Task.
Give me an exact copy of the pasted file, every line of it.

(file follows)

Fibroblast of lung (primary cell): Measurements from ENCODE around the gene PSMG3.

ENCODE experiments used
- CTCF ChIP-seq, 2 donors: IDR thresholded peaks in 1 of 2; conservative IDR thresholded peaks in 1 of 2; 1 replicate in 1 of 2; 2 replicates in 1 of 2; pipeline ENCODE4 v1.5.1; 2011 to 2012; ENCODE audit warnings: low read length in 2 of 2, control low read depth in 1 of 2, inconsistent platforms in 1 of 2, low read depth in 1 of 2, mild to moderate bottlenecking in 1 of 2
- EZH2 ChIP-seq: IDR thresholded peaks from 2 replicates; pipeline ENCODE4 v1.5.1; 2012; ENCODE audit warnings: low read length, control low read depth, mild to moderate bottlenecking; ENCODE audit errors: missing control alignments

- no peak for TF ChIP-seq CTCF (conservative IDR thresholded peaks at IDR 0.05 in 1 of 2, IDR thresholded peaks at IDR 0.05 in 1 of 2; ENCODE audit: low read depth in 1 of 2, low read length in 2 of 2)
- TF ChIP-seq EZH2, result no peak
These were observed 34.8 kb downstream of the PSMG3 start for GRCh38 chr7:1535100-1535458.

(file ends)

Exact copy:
Fibroblast of lung (primary cell): Measurements from ENCODE around the gene PSMG3.

ENCODE experiments used
- CTCF ChIP-seq, 2 donors: IDR thresholded peaks in 1 of 2; conservative IDR thresholded peaks in 1 of 2; 1 replicate in 1 of 2; 2 replicates in 1 of 2; pipeline ENCODE4 v1.5.1; 2011 to 2012; ENCODE audit warnings: low read length in 2 of 2, control low read depth in 1 of 2, inconsistent platforms in 1 of 2, low read depth in 1 of 2, mild to moderate bottlenecking in 1 of 2
- EZH2 ChIP-seq: IDR thresholded peaks from 2 replicates; pipeline ENCODE4 v1.5.1; 2012; ENCODE audit warnings: low read length, control low read depth, mild to moderate bottlenecking; ENCODE audit errors: missing control alignments

- no peak for TF ChIP-seq CTCF (conservative IDR thresholded peaks at IDR 0.05 in 1 of 2, IDR thresholded peaks at IDR 0.05 in 1 of 2; ENCODE audit: low read depth in 1 of 2, low read length in 2 of 2)
- TF ChIP-seq EZH2, result no peak
These were observed 34.8 kb downstream of the PSMG3 start for GRCh38 chr7:1535100-1535458.